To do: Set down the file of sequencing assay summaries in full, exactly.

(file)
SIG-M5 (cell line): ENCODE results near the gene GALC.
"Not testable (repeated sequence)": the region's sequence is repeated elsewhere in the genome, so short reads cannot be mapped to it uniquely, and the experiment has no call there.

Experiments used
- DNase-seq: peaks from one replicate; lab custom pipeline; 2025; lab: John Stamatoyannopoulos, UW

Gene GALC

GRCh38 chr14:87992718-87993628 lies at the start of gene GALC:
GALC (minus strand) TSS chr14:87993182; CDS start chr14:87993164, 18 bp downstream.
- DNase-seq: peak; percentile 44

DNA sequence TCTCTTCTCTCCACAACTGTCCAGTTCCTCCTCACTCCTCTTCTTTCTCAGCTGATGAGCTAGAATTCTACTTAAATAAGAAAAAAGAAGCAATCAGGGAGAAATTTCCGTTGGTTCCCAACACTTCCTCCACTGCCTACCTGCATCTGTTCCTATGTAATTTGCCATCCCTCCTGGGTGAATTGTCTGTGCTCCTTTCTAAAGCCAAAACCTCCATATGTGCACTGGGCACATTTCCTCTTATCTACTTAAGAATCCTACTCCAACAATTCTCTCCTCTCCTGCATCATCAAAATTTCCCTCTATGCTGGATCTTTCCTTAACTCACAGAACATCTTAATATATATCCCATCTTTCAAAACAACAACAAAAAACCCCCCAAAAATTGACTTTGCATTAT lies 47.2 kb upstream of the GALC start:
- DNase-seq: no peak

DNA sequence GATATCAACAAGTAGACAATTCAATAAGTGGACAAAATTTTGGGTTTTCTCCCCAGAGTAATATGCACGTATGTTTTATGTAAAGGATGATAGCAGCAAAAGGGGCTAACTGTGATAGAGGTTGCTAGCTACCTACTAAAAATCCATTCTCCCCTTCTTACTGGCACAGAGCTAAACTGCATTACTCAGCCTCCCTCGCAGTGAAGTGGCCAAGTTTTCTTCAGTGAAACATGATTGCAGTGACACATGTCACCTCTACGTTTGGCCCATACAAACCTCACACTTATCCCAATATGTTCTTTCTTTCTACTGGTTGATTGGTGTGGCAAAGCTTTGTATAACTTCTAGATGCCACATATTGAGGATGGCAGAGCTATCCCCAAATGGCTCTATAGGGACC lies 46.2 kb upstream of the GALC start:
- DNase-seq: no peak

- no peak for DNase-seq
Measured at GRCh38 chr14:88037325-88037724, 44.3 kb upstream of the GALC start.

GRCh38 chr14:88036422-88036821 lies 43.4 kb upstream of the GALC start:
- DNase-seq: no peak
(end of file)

SIG-M5 (cell line): ENCODE results near the gene GALC.
"Not testable (repeated sequence)": the region's sequence is repeated elsewhere in the genome, so short reads cannot be mapped to it uniquely, and the experiment has no call there.

Experiments used
- DNase-seq: peaks from one replicate; lab custom pipeline; 2025; lab: John Stamatoyannopoulos, UW

Gene GALC

GRCh38 chr14:87992718-87993628 lies at the start of gene GALC:
GALC (minus strand) TSS chr14:87993182; CDS start chr14:87993164, 18 bp downstream.
- DNase-seq: peak; percentile 44

DNA sequence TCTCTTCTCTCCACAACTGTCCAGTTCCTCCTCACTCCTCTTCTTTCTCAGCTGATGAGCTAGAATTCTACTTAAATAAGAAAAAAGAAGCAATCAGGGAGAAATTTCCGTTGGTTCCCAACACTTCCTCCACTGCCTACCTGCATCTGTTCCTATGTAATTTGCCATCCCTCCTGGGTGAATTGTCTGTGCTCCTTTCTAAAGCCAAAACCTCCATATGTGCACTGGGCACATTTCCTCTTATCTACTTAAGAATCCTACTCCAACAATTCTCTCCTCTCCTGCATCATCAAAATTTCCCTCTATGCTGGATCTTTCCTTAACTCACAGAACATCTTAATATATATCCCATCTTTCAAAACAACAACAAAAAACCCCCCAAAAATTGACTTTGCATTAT lies 47.2 kb upstream of the GALC start:
- DNase-seq: no peak

DNA sequence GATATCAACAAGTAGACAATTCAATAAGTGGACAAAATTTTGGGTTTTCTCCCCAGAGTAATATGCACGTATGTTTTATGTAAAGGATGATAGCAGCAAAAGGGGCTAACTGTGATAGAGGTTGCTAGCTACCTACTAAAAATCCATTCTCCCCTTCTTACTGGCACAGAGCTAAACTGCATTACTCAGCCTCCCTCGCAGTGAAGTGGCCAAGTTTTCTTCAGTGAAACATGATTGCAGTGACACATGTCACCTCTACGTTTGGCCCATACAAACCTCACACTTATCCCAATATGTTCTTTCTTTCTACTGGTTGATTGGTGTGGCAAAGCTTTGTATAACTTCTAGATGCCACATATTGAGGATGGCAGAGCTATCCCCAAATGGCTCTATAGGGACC lies 46.2 kb upstream of the GALC start:
- DNase-seq: no peak

- no peak for DNase-seq
Measured at GRCh38 chr14:88037325-88037724, 44.3 kb upstream of the GALC start.

GRCh38 chr14:88036422-88036821 lies 43.4 kb upstream of the GALC start:
- DNase-seq: no peak